Remember...there is no crisis in Social Security.
From the Center for American Progress....
President Bush's two-month road trip to sell his Social Security privatization plan has been a dramatic failure. Rather than unifying the public around his ideas, Americans are far more skeptical of his privatization plans than before and senior members of his own party are raising significant doubts about the proposal.
Speaking at the Senate Finance Committee's first day of hearings on Social Security privatization, Sen. Olympia Snowe (R-ME) stated that she didn't want to change "the foundation for our seniors," and Sen. Craig Thomas (R-WY) expressed concern about the record debt required to finance the president's proposal.
Senators are right to challenge Bush's assumptions: his proposal for private accounts would worsen Social Security's solvency; it requires massive new government debt; and it would force deep cuts in guaranteed benefits.
Privatization requires trillions of dollars in new debt, worsening Social Security's solvency and placing huge burdens on future generations. The hearings on different options to privatize Social Security showcase the underlying irresponsibility of these proposals. Each plan would require trillions of dollars in transfer from general revenue to Social Security without ever specifying where the money would come from. In the extreme, Social Security's currently shortfall would be doubled.
Privatization means cuts in guaranteed benefits and less wealth for retirees. Any attempt to reign in runaway deficits required to create private accounts under Social Security results in massive benefit cuts. Each successive generation of retirees would see larger cuts. Even the Congressional Budget Office estimates that workers would be better off under an unchanged Social Security system than under a privatized one.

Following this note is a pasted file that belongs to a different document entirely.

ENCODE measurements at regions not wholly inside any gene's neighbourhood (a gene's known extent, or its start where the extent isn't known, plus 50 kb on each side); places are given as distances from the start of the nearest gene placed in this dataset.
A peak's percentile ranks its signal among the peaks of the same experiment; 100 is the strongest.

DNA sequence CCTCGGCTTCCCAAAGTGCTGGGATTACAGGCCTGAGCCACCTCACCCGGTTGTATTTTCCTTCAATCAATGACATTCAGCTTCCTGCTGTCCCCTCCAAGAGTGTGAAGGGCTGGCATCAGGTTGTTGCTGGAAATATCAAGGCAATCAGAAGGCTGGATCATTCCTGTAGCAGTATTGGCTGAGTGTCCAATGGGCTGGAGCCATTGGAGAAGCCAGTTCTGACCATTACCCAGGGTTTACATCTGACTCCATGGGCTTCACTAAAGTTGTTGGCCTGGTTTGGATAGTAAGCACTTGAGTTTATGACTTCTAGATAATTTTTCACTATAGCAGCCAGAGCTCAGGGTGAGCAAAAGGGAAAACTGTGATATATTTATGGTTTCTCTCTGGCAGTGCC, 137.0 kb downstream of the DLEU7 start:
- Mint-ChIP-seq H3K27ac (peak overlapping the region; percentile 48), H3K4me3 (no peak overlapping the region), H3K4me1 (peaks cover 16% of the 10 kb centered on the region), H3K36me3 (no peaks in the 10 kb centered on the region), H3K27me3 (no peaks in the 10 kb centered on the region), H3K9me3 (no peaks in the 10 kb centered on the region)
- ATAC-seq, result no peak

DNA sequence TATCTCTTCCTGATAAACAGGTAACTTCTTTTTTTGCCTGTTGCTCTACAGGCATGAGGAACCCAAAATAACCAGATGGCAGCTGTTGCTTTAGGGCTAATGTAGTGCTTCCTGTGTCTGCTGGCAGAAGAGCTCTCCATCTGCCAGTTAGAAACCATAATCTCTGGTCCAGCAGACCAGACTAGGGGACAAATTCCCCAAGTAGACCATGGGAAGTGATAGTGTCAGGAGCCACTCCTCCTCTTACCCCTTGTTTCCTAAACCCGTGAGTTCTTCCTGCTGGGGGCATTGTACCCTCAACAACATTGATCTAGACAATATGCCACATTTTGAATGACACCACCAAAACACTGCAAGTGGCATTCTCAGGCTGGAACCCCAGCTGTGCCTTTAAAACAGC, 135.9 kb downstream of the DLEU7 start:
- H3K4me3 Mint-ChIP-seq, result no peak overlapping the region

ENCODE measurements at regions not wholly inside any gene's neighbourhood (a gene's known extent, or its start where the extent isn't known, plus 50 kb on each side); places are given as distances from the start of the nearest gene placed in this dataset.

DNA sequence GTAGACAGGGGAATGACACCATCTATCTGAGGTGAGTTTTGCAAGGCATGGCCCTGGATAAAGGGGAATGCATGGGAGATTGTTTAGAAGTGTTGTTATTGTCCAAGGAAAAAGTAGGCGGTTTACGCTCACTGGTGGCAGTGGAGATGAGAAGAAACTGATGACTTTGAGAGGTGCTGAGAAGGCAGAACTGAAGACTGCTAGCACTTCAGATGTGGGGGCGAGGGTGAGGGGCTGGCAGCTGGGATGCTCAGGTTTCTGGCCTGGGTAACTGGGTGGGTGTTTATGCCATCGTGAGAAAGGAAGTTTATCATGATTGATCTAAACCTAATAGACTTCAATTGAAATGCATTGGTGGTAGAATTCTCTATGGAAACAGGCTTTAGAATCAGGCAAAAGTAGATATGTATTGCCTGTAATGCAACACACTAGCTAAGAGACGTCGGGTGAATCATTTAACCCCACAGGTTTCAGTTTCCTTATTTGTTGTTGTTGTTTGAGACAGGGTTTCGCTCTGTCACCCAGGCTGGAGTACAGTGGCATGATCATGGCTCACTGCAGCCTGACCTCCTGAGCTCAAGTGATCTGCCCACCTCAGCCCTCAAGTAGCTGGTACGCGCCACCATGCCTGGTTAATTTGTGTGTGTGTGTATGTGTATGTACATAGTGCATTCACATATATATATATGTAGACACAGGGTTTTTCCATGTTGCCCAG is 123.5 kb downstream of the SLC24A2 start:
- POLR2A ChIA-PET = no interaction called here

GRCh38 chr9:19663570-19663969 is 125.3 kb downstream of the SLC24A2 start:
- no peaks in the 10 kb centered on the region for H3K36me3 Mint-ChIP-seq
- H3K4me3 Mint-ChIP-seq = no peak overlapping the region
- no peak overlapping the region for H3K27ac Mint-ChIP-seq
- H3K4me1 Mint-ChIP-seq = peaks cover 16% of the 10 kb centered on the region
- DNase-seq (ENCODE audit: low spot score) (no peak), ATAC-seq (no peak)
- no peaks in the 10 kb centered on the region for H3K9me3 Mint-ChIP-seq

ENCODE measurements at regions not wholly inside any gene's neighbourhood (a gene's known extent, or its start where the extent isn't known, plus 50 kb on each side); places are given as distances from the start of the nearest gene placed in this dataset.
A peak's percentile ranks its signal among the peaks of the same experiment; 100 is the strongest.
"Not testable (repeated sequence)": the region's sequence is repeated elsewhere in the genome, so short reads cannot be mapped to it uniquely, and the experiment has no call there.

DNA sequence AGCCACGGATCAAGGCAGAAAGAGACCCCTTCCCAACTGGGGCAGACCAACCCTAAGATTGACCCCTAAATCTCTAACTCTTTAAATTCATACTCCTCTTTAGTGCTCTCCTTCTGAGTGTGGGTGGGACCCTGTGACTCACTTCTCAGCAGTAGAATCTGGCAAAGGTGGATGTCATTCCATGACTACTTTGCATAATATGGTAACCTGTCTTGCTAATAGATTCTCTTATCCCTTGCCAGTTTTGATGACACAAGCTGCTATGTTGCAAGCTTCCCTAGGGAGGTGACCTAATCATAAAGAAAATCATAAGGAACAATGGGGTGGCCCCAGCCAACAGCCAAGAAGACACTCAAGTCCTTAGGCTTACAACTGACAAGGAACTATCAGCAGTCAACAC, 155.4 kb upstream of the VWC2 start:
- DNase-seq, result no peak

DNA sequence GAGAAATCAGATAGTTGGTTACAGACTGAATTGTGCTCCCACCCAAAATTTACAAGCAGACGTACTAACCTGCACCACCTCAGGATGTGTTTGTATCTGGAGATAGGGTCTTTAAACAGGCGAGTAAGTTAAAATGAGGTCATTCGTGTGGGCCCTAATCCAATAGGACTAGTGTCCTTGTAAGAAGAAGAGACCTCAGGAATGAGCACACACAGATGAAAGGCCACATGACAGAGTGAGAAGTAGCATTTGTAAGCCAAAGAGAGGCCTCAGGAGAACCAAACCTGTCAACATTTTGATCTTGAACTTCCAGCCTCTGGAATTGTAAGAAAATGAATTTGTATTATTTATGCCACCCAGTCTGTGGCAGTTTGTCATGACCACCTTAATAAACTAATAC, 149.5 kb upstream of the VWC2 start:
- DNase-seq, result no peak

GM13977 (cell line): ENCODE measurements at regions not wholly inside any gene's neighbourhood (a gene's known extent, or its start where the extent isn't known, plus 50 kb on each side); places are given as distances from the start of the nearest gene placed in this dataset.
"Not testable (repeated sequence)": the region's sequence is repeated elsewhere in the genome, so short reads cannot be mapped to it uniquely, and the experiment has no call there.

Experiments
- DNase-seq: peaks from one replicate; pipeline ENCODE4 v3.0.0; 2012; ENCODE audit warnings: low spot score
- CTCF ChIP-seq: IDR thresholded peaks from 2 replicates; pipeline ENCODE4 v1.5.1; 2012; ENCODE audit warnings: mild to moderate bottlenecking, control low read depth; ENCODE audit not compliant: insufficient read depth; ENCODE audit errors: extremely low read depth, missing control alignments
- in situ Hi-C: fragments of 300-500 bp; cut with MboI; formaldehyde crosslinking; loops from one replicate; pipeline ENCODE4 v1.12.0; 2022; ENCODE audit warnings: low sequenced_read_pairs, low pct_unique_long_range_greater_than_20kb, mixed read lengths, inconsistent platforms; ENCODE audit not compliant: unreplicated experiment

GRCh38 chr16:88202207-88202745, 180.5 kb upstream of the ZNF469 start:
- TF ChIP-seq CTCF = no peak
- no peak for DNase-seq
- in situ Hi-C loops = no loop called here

There are better ways to help Americans achieve a secure retirement. Progressive solutions to retirement security offer much better options for America's seniors. To improve Social Security's solvency, the earnings cap (above which wages are not subject to the Social Security tax) could be raised. Social Security could receive fully funded general revenue transfers.
Massive tax cuts for the wealthy could be repealed and committed to Social Security. To create real wealth, savings options outside of Social Security could be made simpler, with more tax incentives for middle class families, at lower costs, and at reduced risks than is currently the case.
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